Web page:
This is one kind they sell...
http://www.robotshop.com/productinfo.aspx?pc=RB-Inn-179&lang=en-US


zoomkat

You could send your pix to the below servocity peeps and have them suggest what parts they have that might work for you.

http://www.servocity.com/html/pan_tilt_roll___accessories.html
Google forum search: Use Google Advanced Search and use Http://forum.arduino.cc/index in the "site or domain:" box.

cr0sh

If you have enough money to spend on the kind of telephoto glass you are depicting - you have enough money for a serious professional solution.
I will not respond to Arduino help PM's from random forum users; if you have such a question, start a new topic thread.

VidiBot

Thanks Drew and zoomkat, this is already some useful info.
@cr0sh, I could indeed buy a pan tilt head from servocity, they are just in my price range but then I still wouldn't have the remote and functionality I'm looking for. The other thing is the challenge to build it myself and learn about robotics along the way ..
http://www.youtube.com/user/Strunkgx/videos

Drew Davis

Thats the spirit!!!

The one thing I don't understand about your project is how you plan to move your camera around. Are you adding the motors to an existing tripod or are you making your own. Before I can recommend motors to you I need to know how they will attach… gears, pulleys, shafts, etc.

VidiBot

@ Drew

I put a side view (nothing is really scaled in these pics btw) on the "Camera Setup" picture to give a better idea.
I'm planning to make the pan tilt head from scratch with prefab carbon fiber rectangular tubes. Maybe I use some existing parts to be able screw it on a basic tripod and maybe I also use an existing bearing ( so the total pan part of a normal camera head ) for the pan action.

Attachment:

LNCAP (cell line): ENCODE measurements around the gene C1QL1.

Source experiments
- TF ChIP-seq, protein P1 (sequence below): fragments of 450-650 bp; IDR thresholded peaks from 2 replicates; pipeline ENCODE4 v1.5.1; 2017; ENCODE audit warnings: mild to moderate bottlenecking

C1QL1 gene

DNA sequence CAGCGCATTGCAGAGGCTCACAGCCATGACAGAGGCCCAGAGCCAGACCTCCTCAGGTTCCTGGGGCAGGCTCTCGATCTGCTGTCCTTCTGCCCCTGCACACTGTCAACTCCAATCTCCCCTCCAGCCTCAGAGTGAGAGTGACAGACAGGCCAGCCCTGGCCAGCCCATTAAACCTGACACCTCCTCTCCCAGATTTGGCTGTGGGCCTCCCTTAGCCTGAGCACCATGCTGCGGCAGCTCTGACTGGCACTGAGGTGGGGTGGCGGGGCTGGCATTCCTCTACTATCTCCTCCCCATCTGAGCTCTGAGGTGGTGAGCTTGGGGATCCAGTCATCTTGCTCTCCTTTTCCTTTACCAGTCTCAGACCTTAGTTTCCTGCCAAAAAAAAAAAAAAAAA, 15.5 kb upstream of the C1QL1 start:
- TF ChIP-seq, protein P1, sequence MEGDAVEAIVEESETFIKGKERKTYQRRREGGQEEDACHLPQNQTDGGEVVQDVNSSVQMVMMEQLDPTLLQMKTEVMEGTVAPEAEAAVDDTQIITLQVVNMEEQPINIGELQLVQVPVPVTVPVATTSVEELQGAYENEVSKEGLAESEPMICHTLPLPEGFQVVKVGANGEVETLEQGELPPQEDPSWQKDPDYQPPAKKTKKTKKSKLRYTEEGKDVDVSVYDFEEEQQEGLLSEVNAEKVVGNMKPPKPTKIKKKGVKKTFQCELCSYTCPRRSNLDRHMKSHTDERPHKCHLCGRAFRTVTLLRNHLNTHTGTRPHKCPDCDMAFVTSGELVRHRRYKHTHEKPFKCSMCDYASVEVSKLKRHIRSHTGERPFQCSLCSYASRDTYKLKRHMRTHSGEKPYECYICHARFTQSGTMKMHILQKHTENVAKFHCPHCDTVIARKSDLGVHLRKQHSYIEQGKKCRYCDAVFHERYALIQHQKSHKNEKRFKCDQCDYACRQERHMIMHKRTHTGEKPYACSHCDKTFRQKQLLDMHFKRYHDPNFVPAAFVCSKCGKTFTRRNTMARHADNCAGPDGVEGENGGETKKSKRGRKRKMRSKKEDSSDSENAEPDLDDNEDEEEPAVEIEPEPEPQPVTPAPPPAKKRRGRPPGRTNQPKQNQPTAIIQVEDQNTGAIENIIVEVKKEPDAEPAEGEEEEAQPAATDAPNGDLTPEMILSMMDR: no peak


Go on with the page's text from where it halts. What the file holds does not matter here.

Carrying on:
My idea looks a lot like the servocity pan tilt heads, but I like to have less weight and preferably no motors sticking out on the side for they can catch more wind .. which is already a bit of an issue filming outdoors, and it should fit on a standard tripod.

I have been looking into geared motors and there are a lot of different ones, all different rpm and different voltage so the final gear ratio and the load it has to cope with are very important I guess. I know the scope + camera + bracket weighs about 2 Kg, some things will be added so finally it will be like 2.5 Kg that has to be moved up, down, left and right.

Any comment that would lead me in the right direction will be useful :)

Thanx in advance.


(If you are interested in seeing some of my vids: http://www.youtube.com/user/Strunkgx/videos
Moving my rig around by hand isn't nearly useable for movie, it's basically a photo setup, that's why I want to try to realize this rig.)


http://www.youtube.com/user/Strunkgx/videos

zoomkat

A question might be is how will you know when the camera is properly aimed at the subject?
Google forum search: Use Google Advanced Search and use Http://forum.arduino.cc/index in the "site or domain:" box.

VidiBot

@zoomcat

The "Remote" is a screen ,where direct feed from the hdmi out of the camera is displayed *, with controllers on the side to operate the system, so there I can see if it's all aimed, zoomed and focused right.
For the recall, where the system goes back to a saved position (lets say a birds nest), zoom and focus it should get back into that exactly position with feedback from the 9dof sensor.
To get to the exact zoom and focus these motors should "know" their exact position .. I'm hoping using motors with a hall sensor should  be able to do this ..

* also I should be able to switch on this screen to the wide view camera, where the center is exactly the center of the main camera, so I can aim the system to that certain spot more easy. 
When you see a bird land in a tree 200 meters away and you have to find that spot with only the the main camera/scope it can be really difficult because you only have a very narrow view.
When I'm then aimed at that spot I turn back to main camera view, adjust the pan and tilt a bit, set zoom and focus and start filming.

http://www.youtube.com/user/Strunkgx/videos